But by the time of the Darfur conflict four years ago, scientists had identified another cause. Climate scientists fed historical sea-surface temperatures into a variety of computer models of atmospheric change. Given the particular pattern of ocean-temperature changes worldwide, the models strongly predicted a disruption in African monsoons. “This was not caused by people cutting trees or overgrazing,” says Columbia University’s Alessandra Giannini, who led one of the analyses. The roots of the drying of Darfur, she and her colleagues had found, lay in changes to the global climate.

The extent to which those changes can be blamed on human activities remains an open question. Most scientists agree that greenhouse gases have warmed the tropical and southern oceans. But just how much artificial warming—as opposed to natural drifts in oceanic temperatures—contributed to the drought that struck Darfur is as debatable as the relationship between global warming and the destruction of New Orleans. “Nobody can say that Hurricane Katrina was definitely caused by climate change,” says Peter Schwartz, the co-author of a 2003 Pentagon report on climate change and national security. “But we can say that climate change means more Katrinas. For any single storm, as with any single drought, it’s difficult to say. But we can say we’ll get more big storms and more severe droughts.”


Dan Rather: What We in Journalism Need is a Spine Transplant

For several years the media has given the Bush administration a free ride, failing to adequately question them during the run up to the Iraq war, and repeating Repubican talking points without critical examination. Dan Rather gave a keynote speech at South by Southwest Interactive, discussing the role of the internet and the failings of the news media:

“The Internet is a tremendous tool for not just news, (because) its potential is unlimited for that,” Rather said, but for “illumination and opening things up.”

But he spent most of his time on stage talking about why he thinks many people have lost faith in journalists.One reason for that, Rather said, is that a sense has developed that questioning power, especially at a time of war, is perceived as unpatriotic or unsupportive of America’s fighting troops.

That’s “a very serious charge in this country,” Rather said.

“We’ve brought it on ourselves,” he added, “partly because we’ve lost the sense that patriotic journalists will be on his or her feet asking the tough questions. My role as a member of the press is to be sometimes a check and balance on power.”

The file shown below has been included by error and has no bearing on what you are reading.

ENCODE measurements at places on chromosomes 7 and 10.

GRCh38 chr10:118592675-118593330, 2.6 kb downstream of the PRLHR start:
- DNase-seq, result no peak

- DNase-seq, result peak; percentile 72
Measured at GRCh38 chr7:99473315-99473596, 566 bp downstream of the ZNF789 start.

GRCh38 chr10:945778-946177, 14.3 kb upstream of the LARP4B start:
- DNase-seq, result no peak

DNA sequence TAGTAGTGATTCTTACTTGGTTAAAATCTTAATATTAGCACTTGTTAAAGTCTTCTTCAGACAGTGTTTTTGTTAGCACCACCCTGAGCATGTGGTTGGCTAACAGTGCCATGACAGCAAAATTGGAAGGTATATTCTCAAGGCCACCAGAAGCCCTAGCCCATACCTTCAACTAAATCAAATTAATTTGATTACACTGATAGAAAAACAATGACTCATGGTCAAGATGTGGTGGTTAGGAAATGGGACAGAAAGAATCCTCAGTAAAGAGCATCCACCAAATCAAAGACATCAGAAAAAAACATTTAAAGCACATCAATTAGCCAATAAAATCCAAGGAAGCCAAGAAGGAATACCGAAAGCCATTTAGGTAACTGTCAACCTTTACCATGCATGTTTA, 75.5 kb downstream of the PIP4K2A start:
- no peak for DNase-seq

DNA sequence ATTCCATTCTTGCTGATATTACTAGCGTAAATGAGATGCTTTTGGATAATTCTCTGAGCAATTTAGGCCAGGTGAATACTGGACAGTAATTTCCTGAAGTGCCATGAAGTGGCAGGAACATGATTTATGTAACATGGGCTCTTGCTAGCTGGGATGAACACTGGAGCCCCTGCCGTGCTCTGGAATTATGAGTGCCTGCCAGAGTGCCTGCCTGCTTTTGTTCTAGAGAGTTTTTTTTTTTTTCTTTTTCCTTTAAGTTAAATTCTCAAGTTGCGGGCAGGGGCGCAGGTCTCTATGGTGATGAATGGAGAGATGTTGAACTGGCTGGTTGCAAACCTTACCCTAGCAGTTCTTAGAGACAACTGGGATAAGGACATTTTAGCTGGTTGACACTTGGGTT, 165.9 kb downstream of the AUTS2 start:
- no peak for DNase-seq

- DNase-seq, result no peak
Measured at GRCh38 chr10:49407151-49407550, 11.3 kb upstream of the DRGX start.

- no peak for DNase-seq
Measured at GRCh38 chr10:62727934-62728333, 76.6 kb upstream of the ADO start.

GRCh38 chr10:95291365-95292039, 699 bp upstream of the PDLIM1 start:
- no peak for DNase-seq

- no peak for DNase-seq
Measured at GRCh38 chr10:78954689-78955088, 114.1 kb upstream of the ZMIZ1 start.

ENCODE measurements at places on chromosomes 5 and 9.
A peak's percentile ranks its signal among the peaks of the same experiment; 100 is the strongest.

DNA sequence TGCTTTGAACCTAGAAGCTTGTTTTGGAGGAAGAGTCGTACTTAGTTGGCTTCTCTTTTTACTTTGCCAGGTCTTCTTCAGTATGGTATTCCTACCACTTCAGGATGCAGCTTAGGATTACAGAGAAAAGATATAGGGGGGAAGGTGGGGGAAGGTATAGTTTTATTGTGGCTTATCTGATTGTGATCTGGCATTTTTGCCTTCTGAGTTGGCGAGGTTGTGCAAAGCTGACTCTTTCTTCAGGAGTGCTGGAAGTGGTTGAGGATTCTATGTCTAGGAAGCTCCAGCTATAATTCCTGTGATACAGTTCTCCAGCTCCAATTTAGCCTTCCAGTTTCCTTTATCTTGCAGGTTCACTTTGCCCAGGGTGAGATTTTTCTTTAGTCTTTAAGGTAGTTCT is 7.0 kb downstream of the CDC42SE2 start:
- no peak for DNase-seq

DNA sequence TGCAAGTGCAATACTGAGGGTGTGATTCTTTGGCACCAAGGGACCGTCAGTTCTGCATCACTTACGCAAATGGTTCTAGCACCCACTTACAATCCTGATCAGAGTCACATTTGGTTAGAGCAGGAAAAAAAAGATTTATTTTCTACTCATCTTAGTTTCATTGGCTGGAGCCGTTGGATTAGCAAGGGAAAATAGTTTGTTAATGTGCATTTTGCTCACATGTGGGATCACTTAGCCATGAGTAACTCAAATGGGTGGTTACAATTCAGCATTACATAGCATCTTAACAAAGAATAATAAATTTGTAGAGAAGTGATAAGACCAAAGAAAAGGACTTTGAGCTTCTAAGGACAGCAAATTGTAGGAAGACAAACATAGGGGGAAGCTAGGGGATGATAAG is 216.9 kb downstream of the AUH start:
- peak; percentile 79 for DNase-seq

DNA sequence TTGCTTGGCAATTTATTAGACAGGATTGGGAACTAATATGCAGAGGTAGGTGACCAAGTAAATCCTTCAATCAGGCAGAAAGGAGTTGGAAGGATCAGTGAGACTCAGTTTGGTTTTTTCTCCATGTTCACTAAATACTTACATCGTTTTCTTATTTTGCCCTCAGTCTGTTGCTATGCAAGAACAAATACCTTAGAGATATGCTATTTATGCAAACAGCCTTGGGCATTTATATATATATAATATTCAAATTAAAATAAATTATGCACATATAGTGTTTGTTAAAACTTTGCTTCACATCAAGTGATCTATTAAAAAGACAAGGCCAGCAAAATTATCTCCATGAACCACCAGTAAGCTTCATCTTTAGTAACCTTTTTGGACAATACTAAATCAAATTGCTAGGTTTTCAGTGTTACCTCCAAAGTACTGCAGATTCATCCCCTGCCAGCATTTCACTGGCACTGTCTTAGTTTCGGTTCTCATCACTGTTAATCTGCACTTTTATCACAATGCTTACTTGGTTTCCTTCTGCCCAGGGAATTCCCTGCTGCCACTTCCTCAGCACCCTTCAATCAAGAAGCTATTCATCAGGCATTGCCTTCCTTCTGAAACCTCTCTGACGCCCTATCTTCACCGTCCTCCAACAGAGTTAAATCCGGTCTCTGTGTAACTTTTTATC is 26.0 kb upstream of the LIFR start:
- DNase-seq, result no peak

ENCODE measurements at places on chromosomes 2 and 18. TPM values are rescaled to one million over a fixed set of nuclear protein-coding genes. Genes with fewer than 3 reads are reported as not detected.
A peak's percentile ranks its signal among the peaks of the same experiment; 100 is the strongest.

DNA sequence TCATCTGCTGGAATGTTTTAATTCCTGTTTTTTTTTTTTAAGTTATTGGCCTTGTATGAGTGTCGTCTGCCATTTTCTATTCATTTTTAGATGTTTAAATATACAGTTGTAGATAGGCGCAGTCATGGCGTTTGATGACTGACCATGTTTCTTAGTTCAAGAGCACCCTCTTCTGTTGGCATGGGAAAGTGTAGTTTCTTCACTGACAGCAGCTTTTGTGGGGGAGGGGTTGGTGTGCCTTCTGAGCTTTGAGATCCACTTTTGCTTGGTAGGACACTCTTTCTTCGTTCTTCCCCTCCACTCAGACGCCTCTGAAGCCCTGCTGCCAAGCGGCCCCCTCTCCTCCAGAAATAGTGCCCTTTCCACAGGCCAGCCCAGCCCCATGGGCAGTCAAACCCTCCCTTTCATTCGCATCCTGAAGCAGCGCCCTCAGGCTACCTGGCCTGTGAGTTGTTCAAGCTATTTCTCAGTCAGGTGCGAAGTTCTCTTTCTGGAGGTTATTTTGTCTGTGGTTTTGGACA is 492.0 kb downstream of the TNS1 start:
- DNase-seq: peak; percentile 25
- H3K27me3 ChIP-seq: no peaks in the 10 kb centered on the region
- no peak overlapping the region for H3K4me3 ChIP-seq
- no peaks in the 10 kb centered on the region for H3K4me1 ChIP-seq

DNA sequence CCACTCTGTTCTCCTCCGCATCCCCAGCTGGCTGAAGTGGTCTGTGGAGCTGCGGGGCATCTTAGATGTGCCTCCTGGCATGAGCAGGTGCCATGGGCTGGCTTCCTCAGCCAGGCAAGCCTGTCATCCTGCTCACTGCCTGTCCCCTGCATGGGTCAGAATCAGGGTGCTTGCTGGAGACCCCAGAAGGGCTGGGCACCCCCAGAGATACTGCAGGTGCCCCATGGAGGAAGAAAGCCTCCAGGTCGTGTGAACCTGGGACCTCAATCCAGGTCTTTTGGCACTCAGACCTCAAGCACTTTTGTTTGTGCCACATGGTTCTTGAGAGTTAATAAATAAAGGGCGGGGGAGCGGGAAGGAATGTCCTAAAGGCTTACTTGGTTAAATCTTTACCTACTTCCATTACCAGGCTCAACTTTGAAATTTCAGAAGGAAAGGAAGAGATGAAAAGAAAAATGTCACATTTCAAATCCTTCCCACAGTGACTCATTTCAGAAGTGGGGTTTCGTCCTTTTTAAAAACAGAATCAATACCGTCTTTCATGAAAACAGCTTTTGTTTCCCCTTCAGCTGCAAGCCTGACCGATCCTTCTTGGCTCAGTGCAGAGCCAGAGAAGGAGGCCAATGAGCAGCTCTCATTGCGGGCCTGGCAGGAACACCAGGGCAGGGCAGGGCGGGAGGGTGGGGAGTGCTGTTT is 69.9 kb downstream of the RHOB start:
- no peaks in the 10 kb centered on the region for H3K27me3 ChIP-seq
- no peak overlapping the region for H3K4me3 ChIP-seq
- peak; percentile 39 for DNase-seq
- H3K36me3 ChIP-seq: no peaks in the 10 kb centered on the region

Indeed, Rather’s ascendance to the pinnacles of power in journalism came as a result of his reputation for asking very tough questions and–as Hampshire pointed out–not being afraid to ask follow-up questions, of powerful people like President Richard Nixon, the first President George Bush, current President Bush, Saddam Hussein, and many others.

“In many ways,” said Rather to loud applause, “what we in journalism need is a spine transplant.”

Rather then reiterated his feeling that many journalists today–and he repeated that he has fallen for this trap–are willing to get too cozy with people in positions of power, be it in government or corporate life.

“The nexus between powerful journalists and people in government and corporate power,” he said, “has become far too close.”

You can get so close to a source that you become part of the problem, he added. “Some people say that these powerful people use journalists, and they do. And they will use them to the fullest extent possible, right up until the point where the journalist says, ‘Whoa, that’s too far.'”

Therefore, it is incumbent on journalists to be willing to risk their access to power to search out the truth behind a story, he said. And they shouldn’t be willing to water down the truth to protect their access to power.

Rather also said that the consolidation of power in a small number of media companies has hurt the search for the truth in newsrooms across the country. As media conglomerates get bigger, the gap between the newsrooms and the boardrooms is too big and the goal becomes satisfying shareholders, not citizens, he said.

Therefore, Rather supports increased competition between media companies and between journalists, he said.

“So next time someone says, ‘I believe in the capitalist system,'” Rather said, “tell them Dan Rather says ‘Amen.'”

Rather reiterated the journalist’s role as a watchdog.

“Not as an attack dog…But what does the lapdog do, he just crawls into someone’s lap,” he said. “A good watchdog barks at everything that’s suspicious. I submit to you, the American press’ role is to be a watchdog.”